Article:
2021-09-16 9:31:41 AM  
It also really helps when 3 of the 4 eaters are toddlers.  I have 3 boys, by the time 2 of them were soccer playing teenagers, our family of 5 was eating closer to $50 a day in food, if I cooked every meal at home. It was actually cheaper to get fast-food in many cases when we were all together (which is why obesity tends to affect those on the lower/est earning brackets). An average weekend lunch was 8 burger patties & buns, an entire head of lettuce (for burgers and salad) plus other veggies for salad, 1-2 lbs of steamed green beans, or 10 ears of corn, nearly half a gallon of milk (2 8oz glasses each kid). Leftovers.... Ha ha ha ha ha ha. Maybe if I made 2 full pans of lasagna, or 2 lbs of spaghetti noodles and sauce. But prepped meals like chicken, steak (rarely), and such? No chance. Leftovers from my/wife's meal at a restaurant? Never made it to bedtime before one or more of the boys would ask if they could eat it. They are all still at healthy weights even as they have gotten older now and are in college and only the oldest still plays soccer. I hope she is putting money aside that she is saving now to help pay for what she will need later when those kids are all eating more than she does!
 
2021-09-16 9:38:13 AM  

ca_nimrod: It was actually cheaper to get fast-food in many cases


This doesn't add up.  It's fast food, not inexpensive food.
 
2021-09-16 9:43:57 AM  

Unsung_Hero: Ker_Thwap: I'm assuming she's still married, and not working full time, and has a lovely home with storage, and nice cookware, and a recent year SUV and that she spent $30,000 to remodel that kitchen with the counter space for her instapot, and she probably isn't counting the rest of the things that people include in their grocery shopping bill.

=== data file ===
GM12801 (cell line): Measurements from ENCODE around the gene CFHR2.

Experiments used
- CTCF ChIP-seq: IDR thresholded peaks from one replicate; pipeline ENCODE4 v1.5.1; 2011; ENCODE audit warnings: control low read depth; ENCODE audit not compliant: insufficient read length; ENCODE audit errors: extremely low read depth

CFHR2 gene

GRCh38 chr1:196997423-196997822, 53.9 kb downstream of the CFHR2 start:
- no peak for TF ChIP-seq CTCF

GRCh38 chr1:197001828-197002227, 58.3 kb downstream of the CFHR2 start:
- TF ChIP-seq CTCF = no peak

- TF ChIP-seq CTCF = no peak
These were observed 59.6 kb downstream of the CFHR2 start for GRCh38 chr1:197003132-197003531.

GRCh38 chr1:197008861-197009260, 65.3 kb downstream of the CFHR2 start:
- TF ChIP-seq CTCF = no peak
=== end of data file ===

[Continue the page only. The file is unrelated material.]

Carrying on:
But hey, good for her.

Oh please.  You can, even during COVID, take your kids grocery shopping with you.  I was a hyper little asshole and my mother did it when I was a kid.  And she worked a full time minimum wage job.  Admittedly she had a husband with a slightly better than minimum wage job, but we lived in a fairly small rental townhome unit.  And we took the bus to the grocery store, to buy a weeks' worth of groceries.   We didn't have a magic cupboard of infinite space, either.

It wasn't fun - though honestly I was a kid and didn't care much, it was just the way things were for me.

You're giving bullshiat excuses, made worse by the fact that you're exaggerating.


Take your "Oh please" and shove it up your ass.  If the shoe doesn't fit, then don't wear it.  How nice for you that you had two parents and there was a convenient bus to a decent store.  I'm obviously not talking about YOUR situation, am I.  No need to make it all about you.
 
2021-09-16 9:48:04 AM  

Unsung_Hero: ca_nimrod: It was actually cheaper to get fast-food in many cases

This doesn't add up.  It's fast food, not inexpensive food.


I guess that's fine if you actually have money. They won't let me get fast food on my food stamps.
 
2021-09-16 9:55:43 AM  
She has her groceries delivered. She could probably knock that bill down by 20% if she shopped at the store herself. I guess it may be worth it if you don't have to drag 3 young kids with you though.
 
2021-09-16 10:10:28 AM